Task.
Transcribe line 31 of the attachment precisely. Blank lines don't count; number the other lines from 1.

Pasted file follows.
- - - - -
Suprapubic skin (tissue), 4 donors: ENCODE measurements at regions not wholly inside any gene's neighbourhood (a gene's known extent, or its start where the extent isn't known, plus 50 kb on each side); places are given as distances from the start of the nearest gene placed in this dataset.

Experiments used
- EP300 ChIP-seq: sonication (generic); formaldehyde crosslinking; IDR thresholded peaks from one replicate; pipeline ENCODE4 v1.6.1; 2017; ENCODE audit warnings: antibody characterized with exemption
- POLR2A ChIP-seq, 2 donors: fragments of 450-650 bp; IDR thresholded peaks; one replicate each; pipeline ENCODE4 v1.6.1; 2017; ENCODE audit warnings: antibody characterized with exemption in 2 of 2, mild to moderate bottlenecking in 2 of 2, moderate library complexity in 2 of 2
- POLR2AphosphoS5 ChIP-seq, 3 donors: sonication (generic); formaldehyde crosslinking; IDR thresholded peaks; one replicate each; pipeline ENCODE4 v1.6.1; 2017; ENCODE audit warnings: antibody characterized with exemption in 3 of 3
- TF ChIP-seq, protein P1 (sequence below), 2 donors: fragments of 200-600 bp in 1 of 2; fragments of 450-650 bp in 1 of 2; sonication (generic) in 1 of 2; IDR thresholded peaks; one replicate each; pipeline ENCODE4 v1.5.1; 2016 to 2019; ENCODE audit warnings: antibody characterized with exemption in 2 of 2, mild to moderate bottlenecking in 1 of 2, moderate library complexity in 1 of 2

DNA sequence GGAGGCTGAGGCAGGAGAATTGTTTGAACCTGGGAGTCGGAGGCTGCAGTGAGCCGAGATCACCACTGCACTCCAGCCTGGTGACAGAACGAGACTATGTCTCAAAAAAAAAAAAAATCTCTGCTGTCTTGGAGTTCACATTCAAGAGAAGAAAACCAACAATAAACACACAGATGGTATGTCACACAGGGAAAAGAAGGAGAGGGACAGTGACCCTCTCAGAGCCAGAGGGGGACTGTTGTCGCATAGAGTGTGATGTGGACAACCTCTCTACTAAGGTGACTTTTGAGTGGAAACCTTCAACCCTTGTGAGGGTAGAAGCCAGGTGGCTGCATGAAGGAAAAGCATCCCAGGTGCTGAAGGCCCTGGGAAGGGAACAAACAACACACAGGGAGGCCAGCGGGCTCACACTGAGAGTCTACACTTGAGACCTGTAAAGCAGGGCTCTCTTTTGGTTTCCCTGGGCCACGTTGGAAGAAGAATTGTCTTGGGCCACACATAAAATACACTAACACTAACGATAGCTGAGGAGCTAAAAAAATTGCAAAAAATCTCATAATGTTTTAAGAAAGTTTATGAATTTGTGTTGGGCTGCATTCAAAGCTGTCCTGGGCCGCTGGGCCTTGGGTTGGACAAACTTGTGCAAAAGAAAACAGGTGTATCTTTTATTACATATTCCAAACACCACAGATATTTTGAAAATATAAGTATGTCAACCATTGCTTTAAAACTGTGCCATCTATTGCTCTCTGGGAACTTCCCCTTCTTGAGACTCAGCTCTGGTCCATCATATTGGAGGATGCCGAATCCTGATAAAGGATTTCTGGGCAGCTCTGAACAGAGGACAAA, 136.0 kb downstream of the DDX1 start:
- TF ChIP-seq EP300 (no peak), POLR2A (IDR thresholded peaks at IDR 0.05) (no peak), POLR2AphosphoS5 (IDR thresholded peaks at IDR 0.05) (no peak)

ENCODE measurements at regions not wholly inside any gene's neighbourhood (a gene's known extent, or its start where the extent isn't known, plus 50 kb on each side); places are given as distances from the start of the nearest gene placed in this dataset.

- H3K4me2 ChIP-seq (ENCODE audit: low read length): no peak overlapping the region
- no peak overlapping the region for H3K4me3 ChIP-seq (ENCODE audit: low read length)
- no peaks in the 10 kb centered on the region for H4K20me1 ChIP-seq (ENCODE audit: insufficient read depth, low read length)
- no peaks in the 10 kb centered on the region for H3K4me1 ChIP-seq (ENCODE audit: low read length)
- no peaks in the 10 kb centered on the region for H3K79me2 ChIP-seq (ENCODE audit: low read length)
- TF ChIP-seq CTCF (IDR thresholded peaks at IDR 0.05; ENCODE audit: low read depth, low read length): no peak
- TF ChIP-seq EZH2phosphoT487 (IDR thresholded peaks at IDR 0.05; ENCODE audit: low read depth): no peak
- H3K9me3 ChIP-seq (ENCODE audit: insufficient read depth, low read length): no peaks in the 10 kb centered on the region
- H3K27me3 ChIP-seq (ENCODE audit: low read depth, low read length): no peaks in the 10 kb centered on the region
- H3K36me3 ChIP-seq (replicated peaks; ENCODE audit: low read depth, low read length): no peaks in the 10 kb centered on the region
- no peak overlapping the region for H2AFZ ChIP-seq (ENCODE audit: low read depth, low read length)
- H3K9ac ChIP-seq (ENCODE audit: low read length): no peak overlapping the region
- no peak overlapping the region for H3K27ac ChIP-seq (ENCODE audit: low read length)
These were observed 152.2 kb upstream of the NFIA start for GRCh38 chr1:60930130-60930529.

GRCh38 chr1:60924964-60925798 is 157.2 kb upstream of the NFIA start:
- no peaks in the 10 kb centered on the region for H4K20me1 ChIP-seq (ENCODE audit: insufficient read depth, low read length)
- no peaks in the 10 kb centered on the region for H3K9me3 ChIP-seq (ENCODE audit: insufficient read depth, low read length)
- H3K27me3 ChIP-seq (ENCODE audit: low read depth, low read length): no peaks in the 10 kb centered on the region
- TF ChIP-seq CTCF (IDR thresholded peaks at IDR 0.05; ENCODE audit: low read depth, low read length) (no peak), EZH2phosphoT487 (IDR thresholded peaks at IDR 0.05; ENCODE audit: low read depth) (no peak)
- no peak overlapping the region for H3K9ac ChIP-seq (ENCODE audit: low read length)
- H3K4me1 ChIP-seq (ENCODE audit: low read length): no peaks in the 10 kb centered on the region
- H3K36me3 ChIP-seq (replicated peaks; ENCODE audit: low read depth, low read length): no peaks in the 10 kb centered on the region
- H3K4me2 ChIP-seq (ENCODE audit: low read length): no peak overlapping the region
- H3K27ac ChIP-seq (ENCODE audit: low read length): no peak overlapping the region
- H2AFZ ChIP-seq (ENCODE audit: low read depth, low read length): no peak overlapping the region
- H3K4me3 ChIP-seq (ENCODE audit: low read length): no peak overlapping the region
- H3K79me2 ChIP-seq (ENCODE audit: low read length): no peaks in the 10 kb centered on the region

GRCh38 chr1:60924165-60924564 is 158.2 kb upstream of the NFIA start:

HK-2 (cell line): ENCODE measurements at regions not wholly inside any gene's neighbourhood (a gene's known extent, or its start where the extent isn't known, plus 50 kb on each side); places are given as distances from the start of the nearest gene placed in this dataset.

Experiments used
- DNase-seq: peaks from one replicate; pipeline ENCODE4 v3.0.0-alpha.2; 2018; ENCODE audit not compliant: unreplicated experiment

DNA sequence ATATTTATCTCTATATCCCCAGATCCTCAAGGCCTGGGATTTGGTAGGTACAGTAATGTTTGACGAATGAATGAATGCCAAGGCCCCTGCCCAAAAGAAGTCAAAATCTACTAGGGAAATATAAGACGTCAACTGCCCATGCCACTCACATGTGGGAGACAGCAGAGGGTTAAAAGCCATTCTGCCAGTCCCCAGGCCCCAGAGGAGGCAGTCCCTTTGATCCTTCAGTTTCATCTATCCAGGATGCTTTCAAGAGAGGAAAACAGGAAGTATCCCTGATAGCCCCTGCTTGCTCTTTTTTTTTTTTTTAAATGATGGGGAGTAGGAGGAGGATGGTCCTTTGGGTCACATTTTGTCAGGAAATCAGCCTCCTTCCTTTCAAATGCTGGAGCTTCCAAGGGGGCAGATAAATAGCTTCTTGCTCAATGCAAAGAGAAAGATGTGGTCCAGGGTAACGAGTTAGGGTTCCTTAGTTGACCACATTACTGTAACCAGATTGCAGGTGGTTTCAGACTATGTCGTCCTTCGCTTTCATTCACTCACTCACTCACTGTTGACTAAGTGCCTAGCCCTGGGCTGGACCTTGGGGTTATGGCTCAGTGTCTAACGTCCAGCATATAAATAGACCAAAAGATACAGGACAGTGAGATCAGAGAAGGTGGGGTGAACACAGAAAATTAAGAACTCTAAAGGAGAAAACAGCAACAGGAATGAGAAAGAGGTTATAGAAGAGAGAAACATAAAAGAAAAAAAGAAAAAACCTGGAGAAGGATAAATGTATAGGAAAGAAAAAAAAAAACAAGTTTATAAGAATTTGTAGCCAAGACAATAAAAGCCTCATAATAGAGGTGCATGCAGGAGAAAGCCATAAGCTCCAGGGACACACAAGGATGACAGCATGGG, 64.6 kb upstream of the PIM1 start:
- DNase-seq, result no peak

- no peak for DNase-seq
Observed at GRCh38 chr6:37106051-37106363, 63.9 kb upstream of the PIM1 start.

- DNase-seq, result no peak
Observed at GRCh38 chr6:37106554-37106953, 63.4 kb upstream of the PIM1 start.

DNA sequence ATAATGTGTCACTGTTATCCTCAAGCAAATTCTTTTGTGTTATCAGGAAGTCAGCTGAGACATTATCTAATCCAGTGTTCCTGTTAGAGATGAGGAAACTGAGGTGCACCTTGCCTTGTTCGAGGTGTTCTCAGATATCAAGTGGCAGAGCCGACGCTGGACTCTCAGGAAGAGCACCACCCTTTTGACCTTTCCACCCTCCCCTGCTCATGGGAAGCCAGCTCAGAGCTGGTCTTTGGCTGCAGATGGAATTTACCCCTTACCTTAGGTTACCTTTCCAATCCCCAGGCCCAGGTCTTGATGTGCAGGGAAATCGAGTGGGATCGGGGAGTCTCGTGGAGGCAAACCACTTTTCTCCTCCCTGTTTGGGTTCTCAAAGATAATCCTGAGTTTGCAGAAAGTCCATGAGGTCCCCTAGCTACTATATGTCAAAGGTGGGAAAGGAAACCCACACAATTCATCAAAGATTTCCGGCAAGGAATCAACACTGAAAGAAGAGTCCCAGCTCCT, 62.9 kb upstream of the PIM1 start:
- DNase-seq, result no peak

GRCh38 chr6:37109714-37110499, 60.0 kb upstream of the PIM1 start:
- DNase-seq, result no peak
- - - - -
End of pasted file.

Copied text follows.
- H3K36me3 ChIP-seq (replicated peaks; ENCODE audit: low read depth, low read length): no peaks in the 10 kb centered on the region